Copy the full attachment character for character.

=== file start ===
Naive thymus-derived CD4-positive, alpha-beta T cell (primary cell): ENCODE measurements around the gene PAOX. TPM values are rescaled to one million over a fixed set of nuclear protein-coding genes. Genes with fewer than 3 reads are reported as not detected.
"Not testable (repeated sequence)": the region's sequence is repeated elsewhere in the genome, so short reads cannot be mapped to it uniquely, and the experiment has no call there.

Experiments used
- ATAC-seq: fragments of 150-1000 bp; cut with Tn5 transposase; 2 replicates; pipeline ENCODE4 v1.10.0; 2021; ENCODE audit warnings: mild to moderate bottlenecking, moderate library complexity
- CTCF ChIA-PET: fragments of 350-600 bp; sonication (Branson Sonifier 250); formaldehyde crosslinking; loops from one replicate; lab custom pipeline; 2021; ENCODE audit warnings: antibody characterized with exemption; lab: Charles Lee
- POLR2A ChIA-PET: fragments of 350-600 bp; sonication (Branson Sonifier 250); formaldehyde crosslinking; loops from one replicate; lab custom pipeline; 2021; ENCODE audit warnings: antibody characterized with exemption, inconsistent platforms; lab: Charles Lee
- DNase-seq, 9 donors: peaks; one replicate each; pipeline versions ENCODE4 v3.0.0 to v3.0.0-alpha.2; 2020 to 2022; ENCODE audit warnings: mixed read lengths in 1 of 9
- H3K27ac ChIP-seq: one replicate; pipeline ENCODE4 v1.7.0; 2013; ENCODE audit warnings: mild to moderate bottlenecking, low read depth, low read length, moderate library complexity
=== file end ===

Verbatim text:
Naive thymus-derived CD4-positive, alpha-beta T cell (primary cell): ENCODE measurements around the gene PAOX. TPM values are rescaled to one million over a fixed set of nuclear protein-coding genes. Genes with fewer than 3 reads are reported as not detected.
"Not testable (repeated sequence)": the region's sequence is repeated elsewhere in the genome, so short reads cannot be mapped to it uniquely, and the experiment has no call there.

Experiments used
- ATAC-seq: fragments of 150-1000 bp; cut with Tn5 transposase; 2 replicates; pipeline ENCODE4 v1.10.0; 2021; ENCODE audit warnings: mild to moderate bottlenecking, moderate library complexity
- CTCF ChIA-PET: fragments of 350-600 bp; sonication (Branson Sonifier 250); formaldehyde crosslinking; loops from one replicate; lab custom pipeline; 2021; ENCODE audit warnings: antibody characterized with exemption; lab: Charles Lee
- POLR2A ChIA-PET: fragments of 350-600 bp; sonication (Branson Sonifier 250); formaldehyde crosslinking; loops from one replicate; lab custom pipeline; 2021; ENCODE audit warnings: antibody characterized with exemption, inconsistent platforms; lab: Charles Lee
- DNase-seq, 9 donors: peaks; one replicate each; pipeline versions ENCODE4 v3.0.0 to v3.0.0-alpha.2; 2020 to 2022; ENCODE audit warnings: mixed read lengths in 1 of 9
- H3K27ac ChIP-seq: one replicate; pipeline ENCODE4 v1.7.0; 2013; ENCODE audit warnings: mild to moderate bottlenecking, low read depth, low read length, moderate library complexity